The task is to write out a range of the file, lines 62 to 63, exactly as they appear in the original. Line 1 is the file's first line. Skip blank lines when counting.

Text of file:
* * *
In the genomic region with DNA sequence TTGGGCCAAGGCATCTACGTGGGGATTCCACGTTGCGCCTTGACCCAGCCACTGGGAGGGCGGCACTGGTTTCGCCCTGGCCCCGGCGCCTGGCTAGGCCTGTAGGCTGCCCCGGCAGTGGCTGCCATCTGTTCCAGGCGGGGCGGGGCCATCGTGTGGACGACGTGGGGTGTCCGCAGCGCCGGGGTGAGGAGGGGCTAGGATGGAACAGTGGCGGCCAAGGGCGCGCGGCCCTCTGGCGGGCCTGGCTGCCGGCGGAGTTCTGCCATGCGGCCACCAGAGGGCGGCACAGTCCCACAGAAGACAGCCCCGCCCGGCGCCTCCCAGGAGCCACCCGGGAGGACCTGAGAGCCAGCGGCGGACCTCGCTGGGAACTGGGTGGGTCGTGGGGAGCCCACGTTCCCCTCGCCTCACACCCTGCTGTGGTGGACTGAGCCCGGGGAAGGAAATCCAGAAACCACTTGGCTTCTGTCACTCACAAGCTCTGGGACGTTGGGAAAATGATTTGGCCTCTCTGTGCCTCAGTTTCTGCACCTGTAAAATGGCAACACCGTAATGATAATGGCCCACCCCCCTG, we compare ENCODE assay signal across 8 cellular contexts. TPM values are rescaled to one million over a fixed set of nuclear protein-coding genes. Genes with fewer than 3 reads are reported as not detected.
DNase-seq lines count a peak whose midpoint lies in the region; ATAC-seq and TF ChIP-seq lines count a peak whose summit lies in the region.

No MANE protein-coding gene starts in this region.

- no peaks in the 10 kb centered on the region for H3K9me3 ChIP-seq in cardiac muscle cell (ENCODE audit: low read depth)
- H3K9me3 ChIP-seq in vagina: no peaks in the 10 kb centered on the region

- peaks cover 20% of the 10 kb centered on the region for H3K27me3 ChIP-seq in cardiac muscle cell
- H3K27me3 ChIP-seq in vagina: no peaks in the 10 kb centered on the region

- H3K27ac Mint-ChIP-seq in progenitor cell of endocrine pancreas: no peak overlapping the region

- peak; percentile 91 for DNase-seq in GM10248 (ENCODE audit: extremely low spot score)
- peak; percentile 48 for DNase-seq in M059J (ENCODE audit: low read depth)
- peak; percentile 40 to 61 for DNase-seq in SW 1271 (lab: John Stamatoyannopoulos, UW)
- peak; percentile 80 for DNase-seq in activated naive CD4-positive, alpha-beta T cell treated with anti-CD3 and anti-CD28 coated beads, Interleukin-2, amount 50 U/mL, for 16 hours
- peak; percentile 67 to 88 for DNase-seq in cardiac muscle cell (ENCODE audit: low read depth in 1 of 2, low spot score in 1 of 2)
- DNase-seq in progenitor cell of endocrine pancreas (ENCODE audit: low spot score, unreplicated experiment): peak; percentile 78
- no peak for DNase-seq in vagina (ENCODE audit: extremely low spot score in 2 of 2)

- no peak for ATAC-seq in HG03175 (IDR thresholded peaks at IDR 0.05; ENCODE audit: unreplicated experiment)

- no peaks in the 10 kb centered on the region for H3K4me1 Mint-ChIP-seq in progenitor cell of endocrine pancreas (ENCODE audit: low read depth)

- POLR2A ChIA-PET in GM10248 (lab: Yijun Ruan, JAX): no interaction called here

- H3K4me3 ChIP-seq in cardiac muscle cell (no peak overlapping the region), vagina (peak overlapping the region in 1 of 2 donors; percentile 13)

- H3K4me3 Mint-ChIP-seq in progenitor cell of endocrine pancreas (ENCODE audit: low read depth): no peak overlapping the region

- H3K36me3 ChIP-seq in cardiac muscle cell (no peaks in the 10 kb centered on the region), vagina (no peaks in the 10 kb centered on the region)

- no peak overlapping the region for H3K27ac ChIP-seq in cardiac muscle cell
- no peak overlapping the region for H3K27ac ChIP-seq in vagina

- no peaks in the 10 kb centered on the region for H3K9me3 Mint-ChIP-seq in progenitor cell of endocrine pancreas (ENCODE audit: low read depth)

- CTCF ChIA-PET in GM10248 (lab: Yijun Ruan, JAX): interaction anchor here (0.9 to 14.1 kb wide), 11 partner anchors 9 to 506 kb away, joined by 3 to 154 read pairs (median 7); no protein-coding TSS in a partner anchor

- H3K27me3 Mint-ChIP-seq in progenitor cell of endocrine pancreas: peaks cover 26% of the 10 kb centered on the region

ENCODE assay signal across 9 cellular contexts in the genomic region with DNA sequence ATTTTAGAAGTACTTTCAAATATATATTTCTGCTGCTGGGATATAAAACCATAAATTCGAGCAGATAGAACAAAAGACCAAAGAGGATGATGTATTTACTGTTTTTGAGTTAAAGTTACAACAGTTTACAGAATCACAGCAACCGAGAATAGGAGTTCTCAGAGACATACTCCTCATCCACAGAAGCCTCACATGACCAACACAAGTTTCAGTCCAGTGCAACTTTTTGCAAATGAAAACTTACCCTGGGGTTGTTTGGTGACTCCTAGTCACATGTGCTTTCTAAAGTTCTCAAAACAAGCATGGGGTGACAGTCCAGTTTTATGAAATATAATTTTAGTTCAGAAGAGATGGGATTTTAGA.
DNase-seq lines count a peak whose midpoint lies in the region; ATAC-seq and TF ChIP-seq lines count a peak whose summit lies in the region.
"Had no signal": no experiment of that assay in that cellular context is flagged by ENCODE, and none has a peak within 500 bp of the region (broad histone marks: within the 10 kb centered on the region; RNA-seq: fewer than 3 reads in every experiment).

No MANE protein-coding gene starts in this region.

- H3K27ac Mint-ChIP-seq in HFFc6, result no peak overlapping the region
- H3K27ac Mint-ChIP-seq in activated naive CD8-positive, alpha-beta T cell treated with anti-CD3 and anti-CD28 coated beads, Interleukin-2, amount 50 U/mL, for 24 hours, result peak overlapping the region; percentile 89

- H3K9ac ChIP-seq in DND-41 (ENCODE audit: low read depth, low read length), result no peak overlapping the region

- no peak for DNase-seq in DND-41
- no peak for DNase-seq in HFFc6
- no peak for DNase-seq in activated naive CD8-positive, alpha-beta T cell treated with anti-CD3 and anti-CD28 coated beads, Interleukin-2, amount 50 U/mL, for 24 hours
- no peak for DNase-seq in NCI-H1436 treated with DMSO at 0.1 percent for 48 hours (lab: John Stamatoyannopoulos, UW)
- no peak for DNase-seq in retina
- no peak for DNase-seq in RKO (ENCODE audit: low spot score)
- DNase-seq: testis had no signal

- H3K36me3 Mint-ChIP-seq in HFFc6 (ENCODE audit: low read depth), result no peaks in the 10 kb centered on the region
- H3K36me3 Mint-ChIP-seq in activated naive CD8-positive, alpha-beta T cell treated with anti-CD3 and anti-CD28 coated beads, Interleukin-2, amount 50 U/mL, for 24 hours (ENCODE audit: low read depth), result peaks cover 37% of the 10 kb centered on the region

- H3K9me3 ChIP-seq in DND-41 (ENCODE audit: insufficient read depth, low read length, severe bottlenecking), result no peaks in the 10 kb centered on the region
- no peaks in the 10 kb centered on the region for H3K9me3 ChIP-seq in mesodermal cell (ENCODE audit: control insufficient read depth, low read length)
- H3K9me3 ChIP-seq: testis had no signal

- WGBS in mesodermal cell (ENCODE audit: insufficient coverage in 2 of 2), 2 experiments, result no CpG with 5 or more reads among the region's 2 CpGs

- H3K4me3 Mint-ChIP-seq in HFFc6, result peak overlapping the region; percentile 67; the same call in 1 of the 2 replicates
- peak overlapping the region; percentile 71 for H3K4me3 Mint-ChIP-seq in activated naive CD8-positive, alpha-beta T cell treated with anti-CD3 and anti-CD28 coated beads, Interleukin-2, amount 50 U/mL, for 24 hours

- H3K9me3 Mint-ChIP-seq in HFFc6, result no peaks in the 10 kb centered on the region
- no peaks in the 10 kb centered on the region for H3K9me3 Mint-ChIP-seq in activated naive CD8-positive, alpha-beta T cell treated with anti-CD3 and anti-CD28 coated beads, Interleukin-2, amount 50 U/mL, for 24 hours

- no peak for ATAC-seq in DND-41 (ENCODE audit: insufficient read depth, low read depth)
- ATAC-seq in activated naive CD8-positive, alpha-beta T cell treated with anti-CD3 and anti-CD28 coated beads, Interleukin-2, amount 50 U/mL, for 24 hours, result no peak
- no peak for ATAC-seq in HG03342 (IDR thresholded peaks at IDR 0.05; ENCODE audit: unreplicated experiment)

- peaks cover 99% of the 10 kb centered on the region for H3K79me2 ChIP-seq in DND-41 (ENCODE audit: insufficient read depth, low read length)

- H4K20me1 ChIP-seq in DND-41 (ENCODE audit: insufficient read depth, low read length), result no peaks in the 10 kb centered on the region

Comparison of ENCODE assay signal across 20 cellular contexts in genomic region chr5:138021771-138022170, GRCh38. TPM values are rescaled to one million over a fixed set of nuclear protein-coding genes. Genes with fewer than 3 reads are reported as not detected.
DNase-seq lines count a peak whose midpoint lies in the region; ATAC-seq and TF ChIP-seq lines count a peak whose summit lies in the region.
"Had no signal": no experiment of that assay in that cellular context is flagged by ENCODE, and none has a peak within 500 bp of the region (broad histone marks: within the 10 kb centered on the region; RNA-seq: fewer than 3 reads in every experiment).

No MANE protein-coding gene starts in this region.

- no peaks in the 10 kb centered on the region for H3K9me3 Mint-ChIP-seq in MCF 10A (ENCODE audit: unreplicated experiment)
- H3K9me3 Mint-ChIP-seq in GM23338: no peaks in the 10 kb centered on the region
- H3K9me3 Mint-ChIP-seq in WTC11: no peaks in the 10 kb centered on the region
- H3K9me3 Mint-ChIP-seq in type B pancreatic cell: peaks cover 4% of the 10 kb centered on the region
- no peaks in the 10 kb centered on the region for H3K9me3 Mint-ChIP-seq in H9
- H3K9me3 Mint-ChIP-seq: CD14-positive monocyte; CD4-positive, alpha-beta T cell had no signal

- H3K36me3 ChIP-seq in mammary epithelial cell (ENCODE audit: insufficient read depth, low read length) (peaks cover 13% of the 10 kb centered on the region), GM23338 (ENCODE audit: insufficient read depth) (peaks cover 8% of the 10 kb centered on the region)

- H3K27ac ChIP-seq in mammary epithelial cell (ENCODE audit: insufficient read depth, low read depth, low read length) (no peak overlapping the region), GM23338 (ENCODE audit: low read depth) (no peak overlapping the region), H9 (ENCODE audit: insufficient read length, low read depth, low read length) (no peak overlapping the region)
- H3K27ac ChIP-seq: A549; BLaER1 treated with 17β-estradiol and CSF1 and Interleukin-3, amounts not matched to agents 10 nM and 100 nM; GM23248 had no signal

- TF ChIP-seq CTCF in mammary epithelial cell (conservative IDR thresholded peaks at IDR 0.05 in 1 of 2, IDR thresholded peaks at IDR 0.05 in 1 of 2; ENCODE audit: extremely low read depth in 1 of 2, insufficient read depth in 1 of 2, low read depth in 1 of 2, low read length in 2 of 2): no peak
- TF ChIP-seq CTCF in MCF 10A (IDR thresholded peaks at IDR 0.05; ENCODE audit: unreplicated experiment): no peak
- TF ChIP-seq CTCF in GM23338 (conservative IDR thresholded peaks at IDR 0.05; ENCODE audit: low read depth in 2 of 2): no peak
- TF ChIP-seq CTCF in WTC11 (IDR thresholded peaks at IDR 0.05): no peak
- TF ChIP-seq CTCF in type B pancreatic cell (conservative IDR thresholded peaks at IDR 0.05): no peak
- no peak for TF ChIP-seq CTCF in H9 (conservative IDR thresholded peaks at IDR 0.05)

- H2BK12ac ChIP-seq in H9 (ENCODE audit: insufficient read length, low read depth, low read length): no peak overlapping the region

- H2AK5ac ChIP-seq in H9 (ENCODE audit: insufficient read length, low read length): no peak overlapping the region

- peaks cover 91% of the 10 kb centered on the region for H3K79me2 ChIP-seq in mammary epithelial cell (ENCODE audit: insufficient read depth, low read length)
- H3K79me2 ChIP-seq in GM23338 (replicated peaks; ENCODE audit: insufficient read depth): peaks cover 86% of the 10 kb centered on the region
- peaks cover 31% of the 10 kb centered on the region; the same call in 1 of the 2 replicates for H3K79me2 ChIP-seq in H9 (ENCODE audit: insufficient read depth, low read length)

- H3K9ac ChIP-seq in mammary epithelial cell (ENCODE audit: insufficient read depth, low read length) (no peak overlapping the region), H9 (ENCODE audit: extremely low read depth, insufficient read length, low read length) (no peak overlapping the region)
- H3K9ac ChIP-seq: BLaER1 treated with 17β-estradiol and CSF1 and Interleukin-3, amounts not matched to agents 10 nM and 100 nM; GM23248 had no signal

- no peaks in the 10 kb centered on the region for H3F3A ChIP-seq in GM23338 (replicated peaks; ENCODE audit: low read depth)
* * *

- H3K9me3 Mint-ChIP-seq in WTC11: no peaks in the 10 kb centered on the region
- H3K9me3 Mint-ChIP-seq in type B pancreatic cell: peaks cover 4% of the 10 kb centered on the region